Why would you stay up until 4am working on a presentation and then drive 8 hours to speak at a SQLSaturday when you aren’t getting paid? Why would you spend hours and hours making tables full of food for people you don’t really know? Why would you cruise Nashville in the middle of the night to make sure the folks you were with saw the Grand Ole Opry before they left?
Then again, why would you spend hours debating the injustices of a decision you don’t agree with on Twitter, blogs, and Facebook? How about taking on a second unpaid job volunteering? Or paying your own expenses and using up your precious holidays to attend PASS Summit?
The answer is Community. Community isn’t just a group of people—it’s a living entity that can grow, wither, get sick, heal, die, and be reborn. Being part of a community can be phenomenally rewarding, very challenging at times, and always interesting.
Spending last week in Nashville for a PASS Board of Directors meeting and the kickoff for SQLSaturday #51 was been both phenomenally rewarding and very challenging. But at the end of the day, I feel more a part of the SQL Server Community than I have in a long time.
Although I was emotionally and physically exhausted at times from working through some tough issues, what I will take away from the experience is a sense of awe that Allen White cares enough to drive down from Ohio to Nashville to make his presentation. That Rachel and Kevin Kline would make more than 20 dishes and open up their beautiful home to host the SQLSaturday kickoff. That Robert Cain and Barry Ralston took the time to drive Andy Warren and myself around Nashville at 11pm to show us the main drag and let us hear the Country music blaring out of the bars, get a glimpse of the Grand Ole Opry, and see the bizarre but fantastic Nashville Parthenon.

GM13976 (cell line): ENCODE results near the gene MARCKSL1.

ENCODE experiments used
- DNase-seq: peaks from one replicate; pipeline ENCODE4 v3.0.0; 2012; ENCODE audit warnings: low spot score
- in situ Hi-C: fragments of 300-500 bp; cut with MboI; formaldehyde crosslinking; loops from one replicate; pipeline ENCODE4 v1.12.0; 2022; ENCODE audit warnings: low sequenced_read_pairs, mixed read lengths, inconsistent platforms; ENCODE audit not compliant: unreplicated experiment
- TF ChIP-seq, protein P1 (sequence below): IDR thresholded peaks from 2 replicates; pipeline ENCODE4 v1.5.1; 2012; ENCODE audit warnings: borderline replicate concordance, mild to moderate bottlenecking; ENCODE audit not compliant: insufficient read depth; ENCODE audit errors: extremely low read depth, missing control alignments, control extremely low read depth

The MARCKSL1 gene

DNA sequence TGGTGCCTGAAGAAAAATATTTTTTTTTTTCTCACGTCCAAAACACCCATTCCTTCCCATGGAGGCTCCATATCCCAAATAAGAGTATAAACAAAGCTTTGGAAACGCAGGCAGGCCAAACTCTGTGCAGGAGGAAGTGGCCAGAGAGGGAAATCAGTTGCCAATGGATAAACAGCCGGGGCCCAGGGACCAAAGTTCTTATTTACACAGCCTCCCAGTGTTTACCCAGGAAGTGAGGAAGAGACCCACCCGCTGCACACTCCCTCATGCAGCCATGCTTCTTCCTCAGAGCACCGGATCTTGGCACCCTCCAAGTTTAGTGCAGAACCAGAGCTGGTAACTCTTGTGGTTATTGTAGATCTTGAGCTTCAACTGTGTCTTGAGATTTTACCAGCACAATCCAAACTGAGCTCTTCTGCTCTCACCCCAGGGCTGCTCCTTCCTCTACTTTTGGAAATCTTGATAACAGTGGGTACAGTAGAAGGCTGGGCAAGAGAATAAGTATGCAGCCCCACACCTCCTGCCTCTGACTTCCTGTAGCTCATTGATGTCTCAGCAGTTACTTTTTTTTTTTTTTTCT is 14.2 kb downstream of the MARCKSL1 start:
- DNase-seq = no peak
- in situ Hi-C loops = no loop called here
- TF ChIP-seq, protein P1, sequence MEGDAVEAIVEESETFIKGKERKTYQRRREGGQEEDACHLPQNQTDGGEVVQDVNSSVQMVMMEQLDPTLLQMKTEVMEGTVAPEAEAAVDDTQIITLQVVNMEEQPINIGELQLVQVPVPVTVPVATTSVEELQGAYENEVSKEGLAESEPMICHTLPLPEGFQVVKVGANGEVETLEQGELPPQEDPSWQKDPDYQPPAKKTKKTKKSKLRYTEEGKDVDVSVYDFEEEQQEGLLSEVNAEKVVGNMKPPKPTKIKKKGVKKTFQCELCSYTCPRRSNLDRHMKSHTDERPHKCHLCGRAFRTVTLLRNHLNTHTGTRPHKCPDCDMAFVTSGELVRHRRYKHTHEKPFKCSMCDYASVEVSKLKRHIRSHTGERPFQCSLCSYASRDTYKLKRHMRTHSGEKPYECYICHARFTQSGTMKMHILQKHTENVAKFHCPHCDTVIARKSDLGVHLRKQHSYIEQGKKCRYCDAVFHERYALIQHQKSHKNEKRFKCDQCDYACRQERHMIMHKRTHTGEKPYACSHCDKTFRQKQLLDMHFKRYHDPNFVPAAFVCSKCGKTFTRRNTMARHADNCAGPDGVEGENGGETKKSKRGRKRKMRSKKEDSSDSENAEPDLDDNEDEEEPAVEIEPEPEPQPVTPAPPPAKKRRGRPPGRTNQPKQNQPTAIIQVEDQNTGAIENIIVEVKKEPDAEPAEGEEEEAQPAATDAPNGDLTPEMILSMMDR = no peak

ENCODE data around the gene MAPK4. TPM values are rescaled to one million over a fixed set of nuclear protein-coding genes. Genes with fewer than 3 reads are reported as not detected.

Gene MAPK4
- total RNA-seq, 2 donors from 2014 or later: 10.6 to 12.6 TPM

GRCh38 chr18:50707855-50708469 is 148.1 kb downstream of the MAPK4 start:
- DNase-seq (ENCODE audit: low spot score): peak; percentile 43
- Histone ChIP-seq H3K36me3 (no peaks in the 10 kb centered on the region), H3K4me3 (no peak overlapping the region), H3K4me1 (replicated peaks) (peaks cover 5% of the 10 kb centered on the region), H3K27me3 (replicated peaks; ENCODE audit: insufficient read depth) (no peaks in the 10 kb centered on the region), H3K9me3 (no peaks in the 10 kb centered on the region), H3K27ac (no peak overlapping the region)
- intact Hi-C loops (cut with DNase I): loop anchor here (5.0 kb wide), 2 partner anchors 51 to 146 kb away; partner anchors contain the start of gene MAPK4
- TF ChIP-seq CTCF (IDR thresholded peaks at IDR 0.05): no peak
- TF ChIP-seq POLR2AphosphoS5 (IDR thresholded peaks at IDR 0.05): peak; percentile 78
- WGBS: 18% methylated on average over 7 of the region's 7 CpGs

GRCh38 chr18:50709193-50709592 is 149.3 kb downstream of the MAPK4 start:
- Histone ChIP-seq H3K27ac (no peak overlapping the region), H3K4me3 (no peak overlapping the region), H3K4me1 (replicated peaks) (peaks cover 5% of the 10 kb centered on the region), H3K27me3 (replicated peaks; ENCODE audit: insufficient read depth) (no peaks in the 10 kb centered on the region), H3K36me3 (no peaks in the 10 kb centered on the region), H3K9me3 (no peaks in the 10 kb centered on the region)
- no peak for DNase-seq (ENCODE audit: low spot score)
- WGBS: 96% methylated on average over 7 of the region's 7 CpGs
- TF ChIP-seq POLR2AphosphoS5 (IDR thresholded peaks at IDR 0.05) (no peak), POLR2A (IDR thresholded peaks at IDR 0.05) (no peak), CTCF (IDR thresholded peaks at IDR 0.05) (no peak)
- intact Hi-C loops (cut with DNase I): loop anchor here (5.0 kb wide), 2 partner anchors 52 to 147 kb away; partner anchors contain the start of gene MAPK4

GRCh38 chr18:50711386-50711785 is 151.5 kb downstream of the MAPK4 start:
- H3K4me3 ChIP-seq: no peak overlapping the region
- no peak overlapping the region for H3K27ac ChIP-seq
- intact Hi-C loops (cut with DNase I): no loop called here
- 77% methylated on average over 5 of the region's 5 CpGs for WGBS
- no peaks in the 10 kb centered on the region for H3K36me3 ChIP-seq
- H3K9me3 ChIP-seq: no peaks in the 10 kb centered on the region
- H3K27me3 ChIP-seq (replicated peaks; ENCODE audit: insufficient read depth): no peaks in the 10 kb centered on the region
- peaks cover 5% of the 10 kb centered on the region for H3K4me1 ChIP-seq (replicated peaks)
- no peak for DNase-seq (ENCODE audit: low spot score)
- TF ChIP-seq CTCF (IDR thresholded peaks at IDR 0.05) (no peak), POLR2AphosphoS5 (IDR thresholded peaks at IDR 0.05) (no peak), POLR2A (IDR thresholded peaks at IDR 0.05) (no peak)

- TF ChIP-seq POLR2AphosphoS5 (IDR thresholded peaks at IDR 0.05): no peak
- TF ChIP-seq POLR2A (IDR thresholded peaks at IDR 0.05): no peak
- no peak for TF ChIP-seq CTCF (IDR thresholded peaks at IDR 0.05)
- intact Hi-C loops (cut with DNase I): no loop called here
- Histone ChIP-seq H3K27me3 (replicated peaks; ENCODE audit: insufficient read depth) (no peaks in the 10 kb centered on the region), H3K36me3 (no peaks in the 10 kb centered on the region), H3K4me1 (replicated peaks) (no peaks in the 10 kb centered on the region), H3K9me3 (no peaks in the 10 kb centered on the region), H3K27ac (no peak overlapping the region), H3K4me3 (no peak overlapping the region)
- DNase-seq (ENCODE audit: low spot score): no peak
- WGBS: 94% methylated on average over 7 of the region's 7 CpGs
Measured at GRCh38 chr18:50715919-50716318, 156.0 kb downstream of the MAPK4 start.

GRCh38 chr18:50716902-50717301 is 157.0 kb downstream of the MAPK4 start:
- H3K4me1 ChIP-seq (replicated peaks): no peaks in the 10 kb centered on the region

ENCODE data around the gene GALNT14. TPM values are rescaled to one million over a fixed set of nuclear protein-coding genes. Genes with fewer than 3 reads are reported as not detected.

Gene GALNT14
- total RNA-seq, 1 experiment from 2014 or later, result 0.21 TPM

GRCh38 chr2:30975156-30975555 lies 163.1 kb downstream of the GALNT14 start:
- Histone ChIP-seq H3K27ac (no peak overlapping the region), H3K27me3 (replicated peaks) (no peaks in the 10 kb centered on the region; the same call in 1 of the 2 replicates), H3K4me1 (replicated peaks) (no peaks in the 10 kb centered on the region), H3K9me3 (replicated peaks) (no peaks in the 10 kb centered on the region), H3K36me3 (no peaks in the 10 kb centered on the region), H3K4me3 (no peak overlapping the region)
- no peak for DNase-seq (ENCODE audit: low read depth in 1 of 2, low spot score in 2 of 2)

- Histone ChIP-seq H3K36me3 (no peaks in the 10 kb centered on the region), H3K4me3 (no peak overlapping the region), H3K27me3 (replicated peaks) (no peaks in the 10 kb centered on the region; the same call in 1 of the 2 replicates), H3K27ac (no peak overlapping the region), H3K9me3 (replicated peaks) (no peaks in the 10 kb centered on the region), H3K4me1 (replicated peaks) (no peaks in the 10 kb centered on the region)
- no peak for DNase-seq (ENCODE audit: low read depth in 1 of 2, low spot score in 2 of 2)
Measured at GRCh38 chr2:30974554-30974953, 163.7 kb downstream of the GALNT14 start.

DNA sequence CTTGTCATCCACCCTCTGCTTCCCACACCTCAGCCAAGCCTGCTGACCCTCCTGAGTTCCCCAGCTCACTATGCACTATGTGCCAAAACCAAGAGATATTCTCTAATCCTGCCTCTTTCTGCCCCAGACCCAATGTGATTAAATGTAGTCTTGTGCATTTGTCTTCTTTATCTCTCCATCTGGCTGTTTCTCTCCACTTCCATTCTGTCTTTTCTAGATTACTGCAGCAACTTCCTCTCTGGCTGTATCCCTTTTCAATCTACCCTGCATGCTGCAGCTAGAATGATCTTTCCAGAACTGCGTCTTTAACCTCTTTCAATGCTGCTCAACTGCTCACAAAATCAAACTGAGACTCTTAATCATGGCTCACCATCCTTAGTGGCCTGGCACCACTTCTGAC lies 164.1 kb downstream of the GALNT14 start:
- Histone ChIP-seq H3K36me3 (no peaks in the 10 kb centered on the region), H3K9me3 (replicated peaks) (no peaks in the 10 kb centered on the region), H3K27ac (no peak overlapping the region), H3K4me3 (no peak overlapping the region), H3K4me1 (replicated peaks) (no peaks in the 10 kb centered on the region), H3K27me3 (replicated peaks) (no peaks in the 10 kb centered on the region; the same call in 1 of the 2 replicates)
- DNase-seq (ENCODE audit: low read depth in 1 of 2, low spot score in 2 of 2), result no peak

Like tending a garden or raising a child, there are a lot of differing views on the best approach for running PASS and meeting the needs of the Community. To me, what’s most important is that people care and that they work toward the goals they are most passionate about.
Last week, I met and interacted with so many people that care, and I am confident that our PASS Community is in good hands. The PASS Community is active, it has a powerful voice, and it will continue to shape its own evolution.
PASS Board member